concluded that her depression was caused by childhood sexual abuse. The patient stated that her therapist was certain of that diagnosis, even though the patient had no memory of the abuse. The patient further stated that she could not understand how something so terrible could have happened without her being able to remember the event. Loftus tells of another case of a man who went to a therapist because he was distraught over his father's suicide. The patient talked about painful events in his life, but the therapist kept suggesting that there must be something else. Not knowing what this "something else" was, the patient became even more depressed. Then, during a therapy session, the therapist stated that "you display the same kinds of characteristics as some of my patients who are victims of . . . ritualistic abuse" (cited in Loftus, 1993, p. 528).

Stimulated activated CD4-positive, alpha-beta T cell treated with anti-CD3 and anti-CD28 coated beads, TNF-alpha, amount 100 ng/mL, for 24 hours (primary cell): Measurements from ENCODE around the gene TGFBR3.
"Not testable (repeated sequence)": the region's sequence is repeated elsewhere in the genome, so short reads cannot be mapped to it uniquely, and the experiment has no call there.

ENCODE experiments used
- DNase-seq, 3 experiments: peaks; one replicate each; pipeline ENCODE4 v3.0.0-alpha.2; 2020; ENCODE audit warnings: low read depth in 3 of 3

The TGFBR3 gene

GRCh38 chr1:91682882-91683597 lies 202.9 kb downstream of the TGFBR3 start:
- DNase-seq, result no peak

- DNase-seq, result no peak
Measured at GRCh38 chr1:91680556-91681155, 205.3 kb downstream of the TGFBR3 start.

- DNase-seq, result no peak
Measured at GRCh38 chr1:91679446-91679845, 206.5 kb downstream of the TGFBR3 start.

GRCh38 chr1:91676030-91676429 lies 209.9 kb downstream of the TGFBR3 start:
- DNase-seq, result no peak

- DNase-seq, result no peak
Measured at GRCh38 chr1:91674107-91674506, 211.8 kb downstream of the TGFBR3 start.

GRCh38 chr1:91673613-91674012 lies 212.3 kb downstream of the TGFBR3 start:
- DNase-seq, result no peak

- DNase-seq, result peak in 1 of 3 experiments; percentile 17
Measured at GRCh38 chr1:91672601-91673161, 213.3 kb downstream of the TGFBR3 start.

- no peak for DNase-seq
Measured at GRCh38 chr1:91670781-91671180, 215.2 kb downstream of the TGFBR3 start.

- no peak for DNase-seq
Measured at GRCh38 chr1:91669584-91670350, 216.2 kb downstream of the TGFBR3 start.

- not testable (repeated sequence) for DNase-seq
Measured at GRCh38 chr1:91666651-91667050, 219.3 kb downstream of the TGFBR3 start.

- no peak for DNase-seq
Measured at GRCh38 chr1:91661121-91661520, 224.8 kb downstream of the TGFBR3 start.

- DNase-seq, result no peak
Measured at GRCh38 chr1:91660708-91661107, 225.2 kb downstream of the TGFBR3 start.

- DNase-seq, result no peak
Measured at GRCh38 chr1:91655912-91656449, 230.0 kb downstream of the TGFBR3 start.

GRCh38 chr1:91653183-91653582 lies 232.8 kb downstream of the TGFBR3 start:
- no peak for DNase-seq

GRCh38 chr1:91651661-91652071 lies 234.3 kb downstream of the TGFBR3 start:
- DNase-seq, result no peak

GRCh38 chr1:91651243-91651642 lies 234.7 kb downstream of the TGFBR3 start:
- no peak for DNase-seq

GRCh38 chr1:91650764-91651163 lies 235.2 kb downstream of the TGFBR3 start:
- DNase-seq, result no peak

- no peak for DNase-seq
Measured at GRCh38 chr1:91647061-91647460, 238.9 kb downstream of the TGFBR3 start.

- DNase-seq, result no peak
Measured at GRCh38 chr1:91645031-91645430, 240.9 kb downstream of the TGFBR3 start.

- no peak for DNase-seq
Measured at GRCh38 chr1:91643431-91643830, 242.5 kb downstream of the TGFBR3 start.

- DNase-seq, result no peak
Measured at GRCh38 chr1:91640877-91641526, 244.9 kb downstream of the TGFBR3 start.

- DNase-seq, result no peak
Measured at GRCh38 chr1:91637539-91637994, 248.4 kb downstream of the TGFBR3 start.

A variety of techniques are used in therapy that encourage patients to reflect o their childhoods. Hypnosis is one technique used to get patients to recall freely childhood experiences within the protection of a relaxed, suggestion-induced, trance-like state. An extensive scientific literature, howeve , shows that hypnosis does not improve memory (Nash, 1987, 1988). This explains why hypnotizing witnesses is not allowed in courts of law; hypnotized witnesses do not recall facts with any greater accuracy than nonhypnotized witnesses (Wagstaff, Vella, & Perfect, 1992). In fact, hypnosis may be associated with increased distortions in memory (Spanos & McLean, 1986). In one case, a highly suggestible man was led under hypnosis to develop "memories" for crimes that had not even been committed (Ofshe, 1992). Under hypnosis, people are often more imaginative, more spontaneous, and more emotional and they often report unusual bodily sensations (Nash, 1988). After being taken back to childhood through hypnosis, people have been known to recall being abducted by alien creatures with fantastic spaceships (Loftus, 1993). It is unknown to what extent hypnosis allows fantasy and imagination to creep into consciousness and be interpreted as memories.